To remind myself of the mini-epiphany, I wrote in my phone notes: Buy a Bicycle. Eat Slower. You Eat Too Fast. Buy a Bike off Offerup for $50.
I absently flipped through my copy of “The Novelist,” as if the rapidly passing pages would somehow imbue me with their concealed inner-kernel of meaning; I thought about my review and how I didn’t want to write it.
Why do people even waste their time writing reviews? Probably because they can’t write a novel, I thought.
“The Novelist” was really about the narrator’s ex-friend, Eric—an anti-natalist who justified terrible positions and behavior through simplified social justice. Eric, who didn’t hold genuine positions, instead used political stances to fill a “void.” Eric, who only read books for their political-social content. Eric, who used the disconnected immediacy of the internet to endlessly criticize, hate, and ‘cancel.’ Eric, who is misanthropic. Eric, who creates nothing. Eric, who the pre-novelist self-consciously recognizes as an aspect of his previous/current self—an understandable human instinct that derives from a lack of meaning and purpose.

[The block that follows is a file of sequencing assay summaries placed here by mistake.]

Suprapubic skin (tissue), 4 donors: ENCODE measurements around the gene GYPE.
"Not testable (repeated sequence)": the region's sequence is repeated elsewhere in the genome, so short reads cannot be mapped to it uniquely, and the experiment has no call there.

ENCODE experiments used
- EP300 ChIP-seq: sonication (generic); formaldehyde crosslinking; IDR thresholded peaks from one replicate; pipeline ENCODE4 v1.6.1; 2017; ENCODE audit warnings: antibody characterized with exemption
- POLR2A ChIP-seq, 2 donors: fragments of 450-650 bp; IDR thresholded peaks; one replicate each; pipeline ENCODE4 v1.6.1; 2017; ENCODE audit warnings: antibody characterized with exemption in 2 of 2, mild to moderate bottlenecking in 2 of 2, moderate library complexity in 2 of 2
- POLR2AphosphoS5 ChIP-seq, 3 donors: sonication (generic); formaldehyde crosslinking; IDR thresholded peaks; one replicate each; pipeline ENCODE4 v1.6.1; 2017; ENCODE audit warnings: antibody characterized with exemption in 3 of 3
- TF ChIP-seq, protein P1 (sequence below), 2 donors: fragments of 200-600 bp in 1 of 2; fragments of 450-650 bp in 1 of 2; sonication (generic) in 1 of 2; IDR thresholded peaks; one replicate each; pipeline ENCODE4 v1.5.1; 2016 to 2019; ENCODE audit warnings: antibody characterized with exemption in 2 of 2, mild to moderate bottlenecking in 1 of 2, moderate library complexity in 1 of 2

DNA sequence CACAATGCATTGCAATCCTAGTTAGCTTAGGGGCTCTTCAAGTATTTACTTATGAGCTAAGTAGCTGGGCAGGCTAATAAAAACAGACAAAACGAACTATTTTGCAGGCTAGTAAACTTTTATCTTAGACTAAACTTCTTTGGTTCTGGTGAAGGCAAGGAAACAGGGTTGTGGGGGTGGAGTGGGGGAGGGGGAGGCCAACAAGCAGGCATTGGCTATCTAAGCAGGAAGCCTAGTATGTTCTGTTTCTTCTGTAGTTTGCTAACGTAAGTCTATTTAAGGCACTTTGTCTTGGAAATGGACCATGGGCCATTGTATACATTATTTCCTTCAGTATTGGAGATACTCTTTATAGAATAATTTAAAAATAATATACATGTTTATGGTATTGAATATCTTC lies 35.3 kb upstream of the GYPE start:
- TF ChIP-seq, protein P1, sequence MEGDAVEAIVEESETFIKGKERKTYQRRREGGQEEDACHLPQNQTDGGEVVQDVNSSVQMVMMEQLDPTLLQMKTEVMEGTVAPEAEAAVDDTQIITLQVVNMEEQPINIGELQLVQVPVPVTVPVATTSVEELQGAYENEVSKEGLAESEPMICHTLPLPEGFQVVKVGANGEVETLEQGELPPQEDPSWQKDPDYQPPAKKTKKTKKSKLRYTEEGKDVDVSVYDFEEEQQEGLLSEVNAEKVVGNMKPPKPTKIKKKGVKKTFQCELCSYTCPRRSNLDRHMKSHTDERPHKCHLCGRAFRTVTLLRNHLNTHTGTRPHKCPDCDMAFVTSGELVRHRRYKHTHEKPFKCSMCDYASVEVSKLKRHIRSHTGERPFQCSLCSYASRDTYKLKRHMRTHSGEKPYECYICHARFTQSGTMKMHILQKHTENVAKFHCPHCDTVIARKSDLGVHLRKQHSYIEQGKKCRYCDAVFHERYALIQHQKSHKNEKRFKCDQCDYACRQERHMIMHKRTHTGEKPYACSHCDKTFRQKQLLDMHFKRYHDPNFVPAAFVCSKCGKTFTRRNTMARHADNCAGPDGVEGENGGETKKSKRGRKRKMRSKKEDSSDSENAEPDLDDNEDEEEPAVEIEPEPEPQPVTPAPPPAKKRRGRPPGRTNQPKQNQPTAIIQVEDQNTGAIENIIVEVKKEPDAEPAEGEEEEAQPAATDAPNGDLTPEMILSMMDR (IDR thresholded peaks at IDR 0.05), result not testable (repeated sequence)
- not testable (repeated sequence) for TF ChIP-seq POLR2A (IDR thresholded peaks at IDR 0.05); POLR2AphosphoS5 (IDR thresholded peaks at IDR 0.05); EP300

I remembered Roland Barthes. Barthes wrote that the critic was also an artist—critics, because they were untethered from immediate reality, were freer than the artist. The relationship the critic has to art is the same relation the artist has to life: these relationships render them both as artists: the reviewer may be secondary to life, but they are primary to art—and this is a position of ultimate freedom. The review itself is an act of creation, I thought. At the critic’s disposal is a different mode of reality to facilitate their creativity (the book). Novels and reviews were both ‘commenting’ or ‘stating’ or ‘interpreting’ something about something—just different somethings. The Reviewer, like The Novelist, requires an ‘active commitment to reality.’
A dull rain pattered outside the window onto the street with grey-white clouds hanging above like macerated cotton balls.
I decided I would write the review.